Archbishop De Lastic, who is president of the Episcopal Conference of Catholic Bishops of India, said the Pope would only visit New Delhi. On the morning after his arrival, the Holy Father will meet with India's President, K.R. Narayanan, and a few hours later, with the bishops who participated in the Special Assembly of the Synod for Asia.

A public Mass will be celebrated on 7 November, at which time, the document Ecclesia in Asia might be promulgated. This includes the conclusions of the Church's summit in that continent, which took place last year. The Indian Episcopate has promised to give more details of the papal visit.

John Paul II's possible trip to Hong Kong has been definitely cancelled, because of the formal rejection communicated by the Chinese authorities, much to the disappointment of Hong Kong's 300,000 Catholics.

This will be the Pope's second visit to India. The first proved a veritable marathon. It began on 31 January and ended on 11 February 1986, during which time the Pontiff gave 41 speeches.

Zenit News Service


Church Life Survey Mass attendance statistics

Mass attenders older than Catholic population as a whole

Referring to statistics from the Catholic Church Life Survey (CCLS) in their report on the participation of women in the Catholic Church in Australia, Woman and Man (see page 7), the report's editors note that regular Mass-attenders are older on average than Catholics as a whole.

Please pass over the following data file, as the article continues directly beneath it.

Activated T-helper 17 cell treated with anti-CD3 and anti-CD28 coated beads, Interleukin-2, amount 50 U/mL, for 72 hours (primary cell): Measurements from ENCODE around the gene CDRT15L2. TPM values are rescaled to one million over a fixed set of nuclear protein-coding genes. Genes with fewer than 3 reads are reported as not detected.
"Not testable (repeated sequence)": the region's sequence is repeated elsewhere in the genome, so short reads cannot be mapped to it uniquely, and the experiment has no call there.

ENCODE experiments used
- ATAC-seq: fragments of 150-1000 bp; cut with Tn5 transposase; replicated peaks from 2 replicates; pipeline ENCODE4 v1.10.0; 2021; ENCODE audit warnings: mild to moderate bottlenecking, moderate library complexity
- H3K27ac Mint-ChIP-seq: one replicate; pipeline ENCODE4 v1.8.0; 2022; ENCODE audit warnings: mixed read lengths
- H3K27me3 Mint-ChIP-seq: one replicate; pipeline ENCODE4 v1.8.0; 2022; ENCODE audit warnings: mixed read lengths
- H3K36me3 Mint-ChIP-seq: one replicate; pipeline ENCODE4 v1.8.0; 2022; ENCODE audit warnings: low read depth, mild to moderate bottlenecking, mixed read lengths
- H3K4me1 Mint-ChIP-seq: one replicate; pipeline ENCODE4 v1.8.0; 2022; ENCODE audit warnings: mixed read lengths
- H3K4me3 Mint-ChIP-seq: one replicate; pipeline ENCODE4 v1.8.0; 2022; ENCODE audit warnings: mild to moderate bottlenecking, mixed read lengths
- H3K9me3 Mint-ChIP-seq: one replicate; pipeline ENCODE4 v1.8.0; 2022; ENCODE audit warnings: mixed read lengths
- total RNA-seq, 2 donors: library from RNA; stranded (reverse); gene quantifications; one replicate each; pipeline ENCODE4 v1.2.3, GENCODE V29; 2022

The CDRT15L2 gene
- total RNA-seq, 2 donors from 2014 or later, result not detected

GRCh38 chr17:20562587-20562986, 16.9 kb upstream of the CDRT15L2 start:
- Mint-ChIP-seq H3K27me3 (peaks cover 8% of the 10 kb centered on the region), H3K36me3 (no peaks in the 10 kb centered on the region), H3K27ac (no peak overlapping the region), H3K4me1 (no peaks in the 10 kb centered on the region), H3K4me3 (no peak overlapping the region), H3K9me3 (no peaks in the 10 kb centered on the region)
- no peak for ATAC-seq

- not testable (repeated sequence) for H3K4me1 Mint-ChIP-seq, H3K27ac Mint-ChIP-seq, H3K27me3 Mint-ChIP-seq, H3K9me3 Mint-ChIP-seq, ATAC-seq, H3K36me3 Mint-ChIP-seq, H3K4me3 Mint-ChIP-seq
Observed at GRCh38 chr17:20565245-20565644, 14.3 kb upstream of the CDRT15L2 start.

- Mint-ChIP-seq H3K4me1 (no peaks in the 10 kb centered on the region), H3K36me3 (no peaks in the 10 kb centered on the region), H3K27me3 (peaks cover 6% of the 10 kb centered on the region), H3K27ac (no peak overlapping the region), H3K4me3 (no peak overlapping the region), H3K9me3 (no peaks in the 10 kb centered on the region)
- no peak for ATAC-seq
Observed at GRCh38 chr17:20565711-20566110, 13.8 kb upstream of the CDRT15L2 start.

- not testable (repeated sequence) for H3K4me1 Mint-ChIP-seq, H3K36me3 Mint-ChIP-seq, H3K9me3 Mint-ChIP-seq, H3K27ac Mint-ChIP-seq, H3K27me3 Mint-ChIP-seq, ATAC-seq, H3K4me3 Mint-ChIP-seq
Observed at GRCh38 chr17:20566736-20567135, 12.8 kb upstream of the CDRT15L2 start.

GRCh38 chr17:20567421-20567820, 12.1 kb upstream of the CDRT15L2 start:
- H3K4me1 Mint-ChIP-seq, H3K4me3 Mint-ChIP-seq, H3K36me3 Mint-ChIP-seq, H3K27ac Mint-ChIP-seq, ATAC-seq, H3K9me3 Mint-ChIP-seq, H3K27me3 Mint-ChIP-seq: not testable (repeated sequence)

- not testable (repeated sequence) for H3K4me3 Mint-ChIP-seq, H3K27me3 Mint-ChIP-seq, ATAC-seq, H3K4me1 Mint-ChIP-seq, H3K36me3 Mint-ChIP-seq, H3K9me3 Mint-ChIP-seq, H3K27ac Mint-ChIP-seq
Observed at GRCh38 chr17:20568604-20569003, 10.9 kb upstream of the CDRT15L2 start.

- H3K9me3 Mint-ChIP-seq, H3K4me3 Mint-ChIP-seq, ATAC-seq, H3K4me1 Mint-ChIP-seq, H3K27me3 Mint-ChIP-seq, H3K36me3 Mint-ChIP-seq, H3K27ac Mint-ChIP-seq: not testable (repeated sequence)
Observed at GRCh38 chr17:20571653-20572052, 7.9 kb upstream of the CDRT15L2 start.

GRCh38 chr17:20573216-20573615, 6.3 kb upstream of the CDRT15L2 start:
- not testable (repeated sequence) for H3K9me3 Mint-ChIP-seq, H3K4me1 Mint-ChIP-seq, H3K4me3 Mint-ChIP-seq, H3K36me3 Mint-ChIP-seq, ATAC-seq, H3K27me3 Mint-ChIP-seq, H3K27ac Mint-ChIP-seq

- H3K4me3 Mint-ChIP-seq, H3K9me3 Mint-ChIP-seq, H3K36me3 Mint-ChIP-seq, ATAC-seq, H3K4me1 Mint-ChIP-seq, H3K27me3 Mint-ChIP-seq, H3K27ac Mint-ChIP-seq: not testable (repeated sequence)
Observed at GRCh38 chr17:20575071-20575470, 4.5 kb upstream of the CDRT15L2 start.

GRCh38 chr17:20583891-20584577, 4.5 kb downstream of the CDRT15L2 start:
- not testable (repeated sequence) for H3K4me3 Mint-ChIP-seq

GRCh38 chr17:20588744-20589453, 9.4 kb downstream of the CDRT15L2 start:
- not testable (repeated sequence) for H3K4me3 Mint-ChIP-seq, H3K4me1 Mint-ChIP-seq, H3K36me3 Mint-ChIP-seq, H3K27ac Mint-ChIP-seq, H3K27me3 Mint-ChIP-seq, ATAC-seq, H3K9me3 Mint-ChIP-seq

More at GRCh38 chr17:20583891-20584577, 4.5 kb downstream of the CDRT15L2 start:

The CCLS figures revealed that while Catholics aged 15-34 constitute 40 percent of the whole Catholic population, they make up only 19 percent of Mass attenders. Those aged 35-64 are 46 percent of the whole Catholic population, but constitute 55 percent of Mass attenders. Even more pronounced, those over 64, while only 14 percent of the Catholic population, make up 26 percent of Mass attenders.

These figures make clear that the present 18 percent national average for weekly Mass attendances is likely to decline further in future. (The Diocese of Townsville, Queensland, is already under 10 percent).


John Paul II Institute seminar in Rome

Professors' Summit Focuses on Family

From 22-27 August, some 100 University professors met in the Pontifical Lateran University in Rome, to study God's plan on marriage and the family.

The meeting was organised by the John Paul II Institute for Studies on Marriage and the Family. It is the last phase of a study that began a year and a half ago in the Lateran University, as well as in other branches of the Institute in the United States, Mexico, Spain, and in Centres in West Africa, Brazil, India and Australia.

The John Paul II Pontifical Institute for Studies on Marriage and the Family was founded by the present Pope in 1981, to offer the Church the contribution resulting from theological and pastoral reflection on marriage and the family, necessary in the exercise of her evangelising mission. In the light of faith, and with the help of human sciences, the Institute attempts to seriously address the truth of matrimony and the family, as well as to prepare priests, religious and laymen in the exercise of their apostolate.